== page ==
Government pre-emption of Parliament

The Lords’ Select Committee on the Constitution, just before prorogation, finished its report on pre-emption of Parliament. This is where government ministers incur costs and make changes to legally established bodies in anticipation of the bill that authorises them becoming law. It’s an interesting (albeit wonkish) subject, where the practice of centuries finally has some decent light shone onto it for the first time. Many current and former Cabinet ministers hadn’t heard of the so-called Ram doctrine or the 1932 concordat which underpinned the practice of the government in pre-emption, and one senior Treasury official memorably said he’d heard of the Ram doctrine only once, back in the 1980s – when his superiors asked him to find out what it was!

The report is worth reading in its entirety and is illuminating on subjects like the scope of the Common Law powers of the Crown, the Treasury’s supposed ancient status as guardian of Parliament*, and some of the assumed ‘conventions’ underpinning ministerial powers.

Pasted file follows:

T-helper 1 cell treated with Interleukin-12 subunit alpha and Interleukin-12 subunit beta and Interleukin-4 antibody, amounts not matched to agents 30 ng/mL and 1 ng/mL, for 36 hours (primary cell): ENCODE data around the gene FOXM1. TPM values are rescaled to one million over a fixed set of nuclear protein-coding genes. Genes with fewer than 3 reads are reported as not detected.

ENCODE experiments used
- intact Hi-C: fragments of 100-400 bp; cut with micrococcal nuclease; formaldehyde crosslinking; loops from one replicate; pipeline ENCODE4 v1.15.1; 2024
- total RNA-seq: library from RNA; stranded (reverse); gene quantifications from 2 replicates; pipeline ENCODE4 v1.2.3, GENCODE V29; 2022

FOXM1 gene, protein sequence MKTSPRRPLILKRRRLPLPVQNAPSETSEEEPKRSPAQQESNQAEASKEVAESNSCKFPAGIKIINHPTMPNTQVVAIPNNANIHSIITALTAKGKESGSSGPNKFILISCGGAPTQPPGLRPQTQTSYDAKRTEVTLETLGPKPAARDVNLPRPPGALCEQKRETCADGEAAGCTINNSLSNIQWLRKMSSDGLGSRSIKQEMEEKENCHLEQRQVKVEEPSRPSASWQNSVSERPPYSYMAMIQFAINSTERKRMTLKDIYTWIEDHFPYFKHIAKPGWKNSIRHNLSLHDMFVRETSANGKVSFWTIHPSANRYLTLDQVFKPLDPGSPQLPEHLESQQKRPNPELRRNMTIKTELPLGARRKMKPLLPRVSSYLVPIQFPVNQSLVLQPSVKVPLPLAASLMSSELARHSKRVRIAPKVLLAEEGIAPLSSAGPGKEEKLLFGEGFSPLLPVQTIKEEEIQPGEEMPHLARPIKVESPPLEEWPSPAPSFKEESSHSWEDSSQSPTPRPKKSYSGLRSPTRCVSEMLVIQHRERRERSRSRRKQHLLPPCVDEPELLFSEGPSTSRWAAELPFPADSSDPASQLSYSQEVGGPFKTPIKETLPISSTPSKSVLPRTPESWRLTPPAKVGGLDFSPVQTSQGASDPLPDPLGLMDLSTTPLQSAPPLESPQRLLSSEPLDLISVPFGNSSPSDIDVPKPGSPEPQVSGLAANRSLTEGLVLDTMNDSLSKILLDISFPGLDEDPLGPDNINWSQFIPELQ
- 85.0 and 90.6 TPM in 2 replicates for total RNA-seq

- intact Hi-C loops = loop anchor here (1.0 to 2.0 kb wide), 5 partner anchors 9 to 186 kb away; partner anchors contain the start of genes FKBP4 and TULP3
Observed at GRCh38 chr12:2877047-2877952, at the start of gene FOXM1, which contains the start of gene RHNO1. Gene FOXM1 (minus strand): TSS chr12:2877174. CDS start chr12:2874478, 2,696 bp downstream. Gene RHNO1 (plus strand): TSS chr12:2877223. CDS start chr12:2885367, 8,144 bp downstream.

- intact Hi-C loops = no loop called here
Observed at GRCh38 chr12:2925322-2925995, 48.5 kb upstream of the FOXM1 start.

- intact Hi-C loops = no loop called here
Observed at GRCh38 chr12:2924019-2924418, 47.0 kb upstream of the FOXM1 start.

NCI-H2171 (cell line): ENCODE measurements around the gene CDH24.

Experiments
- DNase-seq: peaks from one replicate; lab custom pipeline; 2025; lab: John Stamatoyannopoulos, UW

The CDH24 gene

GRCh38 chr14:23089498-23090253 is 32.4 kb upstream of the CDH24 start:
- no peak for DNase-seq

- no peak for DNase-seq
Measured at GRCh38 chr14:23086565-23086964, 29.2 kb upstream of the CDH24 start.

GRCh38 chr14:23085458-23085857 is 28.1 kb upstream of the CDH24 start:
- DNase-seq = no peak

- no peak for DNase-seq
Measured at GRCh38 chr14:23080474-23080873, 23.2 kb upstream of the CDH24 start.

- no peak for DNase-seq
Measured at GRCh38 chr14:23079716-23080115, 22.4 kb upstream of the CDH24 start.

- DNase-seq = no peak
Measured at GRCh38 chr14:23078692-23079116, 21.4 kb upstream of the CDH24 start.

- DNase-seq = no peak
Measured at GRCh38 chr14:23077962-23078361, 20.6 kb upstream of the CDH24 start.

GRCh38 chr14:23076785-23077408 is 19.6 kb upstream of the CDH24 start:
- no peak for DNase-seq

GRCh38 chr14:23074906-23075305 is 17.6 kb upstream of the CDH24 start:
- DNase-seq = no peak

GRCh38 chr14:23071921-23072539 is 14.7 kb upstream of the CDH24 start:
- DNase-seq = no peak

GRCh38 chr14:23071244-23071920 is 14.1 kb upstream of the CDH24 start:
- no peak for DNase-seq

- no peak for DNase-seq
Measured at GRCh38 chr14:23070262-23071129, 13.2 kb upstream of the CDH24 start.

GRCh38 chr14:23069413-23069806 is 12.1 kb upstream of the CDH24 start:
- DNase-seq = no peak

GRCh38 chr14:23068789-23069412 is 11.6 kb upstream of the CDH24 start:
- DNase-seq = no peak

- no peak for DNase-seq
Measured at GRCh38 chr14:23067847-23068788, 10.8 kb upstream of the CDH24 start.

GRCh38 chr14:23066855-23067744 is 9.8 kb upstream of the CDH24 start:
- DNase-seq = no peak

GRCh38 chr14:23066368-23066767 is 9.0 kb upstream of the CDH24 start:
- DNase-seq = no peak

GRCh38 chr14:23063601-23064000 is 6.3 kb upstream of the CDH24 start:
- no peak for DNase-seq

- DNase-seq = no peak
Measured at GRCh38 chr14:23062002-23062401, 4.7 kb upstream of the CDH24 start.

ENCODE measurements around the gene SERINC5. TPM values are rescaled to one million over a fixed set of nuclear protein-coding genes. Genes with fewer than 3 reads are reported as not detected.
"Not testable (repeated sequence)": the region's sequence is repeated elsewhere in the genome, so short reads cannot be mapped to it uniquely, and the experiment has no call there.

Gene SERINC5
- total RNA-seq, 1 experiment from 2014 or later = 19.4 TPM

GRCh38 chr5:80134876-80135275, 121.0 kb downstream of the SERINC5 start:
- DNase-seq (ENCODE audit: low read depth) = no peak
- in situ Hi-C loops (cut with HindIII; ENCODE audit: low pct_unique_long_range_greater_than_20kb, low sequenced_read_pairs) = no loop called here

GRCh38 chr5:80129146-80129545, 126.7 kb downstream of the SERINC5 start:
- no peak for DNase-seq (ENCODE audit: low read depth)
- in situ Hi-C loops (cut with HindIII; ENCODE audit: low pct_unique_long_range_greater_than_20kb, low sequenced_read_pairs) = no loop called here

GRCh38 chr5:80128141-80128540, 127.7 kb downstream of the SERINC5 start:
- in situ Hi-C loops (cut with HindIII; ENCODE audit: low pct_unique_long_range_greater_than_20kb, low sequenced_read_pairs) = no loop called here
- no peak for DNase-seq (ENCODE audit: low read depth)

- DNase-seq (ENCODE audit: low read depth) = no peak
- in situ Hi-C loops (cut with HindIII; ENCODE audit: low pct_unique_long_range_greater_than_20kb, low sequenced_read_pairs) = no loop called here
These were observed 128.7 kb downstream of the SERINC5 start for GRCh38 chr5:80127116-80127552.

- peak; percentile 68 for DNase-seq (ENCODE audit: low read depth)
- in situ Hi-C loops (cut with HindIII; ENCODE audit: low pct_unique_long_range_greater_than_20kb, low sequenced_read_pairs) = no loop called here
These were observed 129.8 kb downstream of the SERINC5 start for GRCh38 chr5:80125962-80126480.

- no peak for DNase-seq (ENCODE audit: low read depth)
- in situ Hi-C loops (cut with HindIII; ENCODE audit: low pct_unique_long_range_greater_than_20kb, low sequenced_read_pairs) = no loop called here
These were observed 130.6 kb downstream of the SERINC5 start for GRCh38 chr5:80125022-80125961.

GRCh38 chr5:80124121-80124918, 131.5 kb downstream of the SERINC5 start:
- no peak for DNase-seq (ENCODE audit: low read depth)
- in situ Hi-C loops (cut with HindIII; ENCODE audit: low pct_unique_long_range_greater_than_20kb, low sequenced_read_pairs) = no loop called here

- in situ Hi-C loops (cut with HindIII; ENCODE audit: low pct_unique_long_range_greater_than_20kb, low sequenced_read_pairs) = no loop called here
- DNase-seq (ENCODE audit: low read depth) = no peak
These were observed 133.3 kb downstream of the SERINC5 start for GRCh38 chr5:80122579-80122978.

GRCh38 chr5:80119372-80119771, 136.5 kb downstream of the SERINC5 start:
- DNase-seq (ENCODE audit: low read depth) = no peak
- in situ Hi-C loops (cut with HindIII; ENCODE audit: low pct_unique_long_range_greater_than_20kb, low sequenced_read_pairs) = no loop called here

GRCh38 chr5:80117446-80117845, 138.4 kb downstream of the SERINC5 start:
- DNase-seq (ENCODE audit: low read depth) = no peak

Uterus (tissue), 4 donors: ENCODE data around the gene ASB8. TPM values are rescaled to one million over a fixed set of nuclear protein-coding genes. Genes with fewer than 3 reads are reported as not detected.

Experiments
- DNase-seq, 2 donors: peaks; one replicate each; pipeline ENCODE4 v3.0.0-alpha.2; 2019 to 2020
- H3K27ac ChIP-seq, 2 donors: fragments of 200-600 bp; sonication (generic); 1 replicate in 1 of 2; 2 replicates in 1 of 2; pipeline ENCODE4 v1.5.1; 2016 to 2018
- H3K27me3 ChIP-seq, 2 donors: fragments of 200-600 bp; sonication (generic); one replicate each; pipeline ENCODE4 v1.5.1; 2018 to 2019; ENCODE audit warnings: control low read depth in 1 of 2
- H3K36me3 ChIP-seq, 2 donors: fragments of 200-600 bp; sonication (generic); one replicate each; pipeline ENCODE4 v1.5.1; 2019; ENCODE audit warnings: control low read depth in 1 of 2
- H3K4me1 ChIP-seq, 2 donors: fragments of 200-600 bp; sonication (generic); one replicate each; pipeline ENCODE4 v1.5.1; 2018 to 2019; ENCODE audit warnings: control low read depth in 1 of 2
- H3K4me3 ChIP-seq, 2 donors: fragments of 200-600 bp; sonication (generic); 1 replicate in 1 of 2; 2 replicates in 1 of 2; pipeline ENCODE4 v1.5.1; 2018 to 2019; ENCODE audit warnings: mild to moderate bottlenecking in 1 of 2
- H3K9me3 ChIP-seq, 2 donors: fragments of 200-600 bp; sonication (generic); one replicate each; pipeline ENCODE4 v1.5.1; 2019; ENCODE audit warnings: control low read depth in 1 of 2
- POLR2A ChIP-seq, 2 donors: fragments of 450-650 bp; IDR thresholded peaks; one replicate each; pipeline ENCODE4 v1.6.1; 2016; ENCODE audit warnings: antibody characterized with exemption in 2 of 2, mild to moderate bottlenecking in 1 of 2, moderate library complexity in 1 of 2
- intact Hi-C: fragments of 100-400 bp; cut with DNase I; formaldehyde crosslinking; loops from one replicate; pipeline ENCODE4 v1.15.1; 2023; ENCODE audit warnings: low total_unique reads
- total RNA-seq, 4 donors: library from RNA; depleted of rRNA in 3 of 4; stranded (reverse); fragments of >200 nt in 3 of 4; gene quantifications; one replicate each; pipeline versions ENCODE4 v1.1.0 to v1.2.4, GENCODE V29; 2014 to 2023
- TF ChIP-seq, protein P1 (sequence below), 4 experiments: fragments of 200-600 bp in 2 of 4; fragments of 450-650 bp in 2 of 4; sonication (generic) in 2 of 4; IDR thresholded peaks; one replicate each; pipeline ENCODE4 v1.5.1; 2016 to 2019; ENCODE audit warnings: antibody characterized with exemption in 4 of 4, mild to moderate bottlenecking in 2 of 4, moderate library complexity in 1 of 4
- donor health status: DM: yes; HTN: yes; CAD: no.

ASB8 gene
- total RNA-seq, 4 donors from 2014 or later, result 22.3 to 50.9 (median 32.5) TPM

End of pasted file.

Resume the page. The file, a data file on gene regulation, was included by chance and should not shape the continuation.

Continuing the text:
Essentially, the report pulls the rug out from under Whitehall’s feet on the assumption of parliamentary consent after second reading in the Commons, and recommends much more parliamentary scrutiny of individual acts of pre-emption and clarity on where the power to pre-empt Parliament comes from in each case**.

Once I get a chance, I’m going to see if there’s anything out there on pre-emption practices in other parliaments.

EDIT: Well, I couldn’t resist a quick check. This very useful document suggests that Australia’s appropriations system is much tighter than the UK’s and doesn’t allow for this kind of pre-emption, but I’m awaiting confirmation that there are no exceptions not covered in the document.

*For which precisely no documentary evidence can be found before an 1884 Public Accounts Committee report.

**Interestingly, any expenditure incurred could, in theory, be justified under the Supply and Appropriation Acts but in deference to constitutional propriety generally won’t – because it’s hardly rigorous Parliamentary scrutiny of spending if they do.

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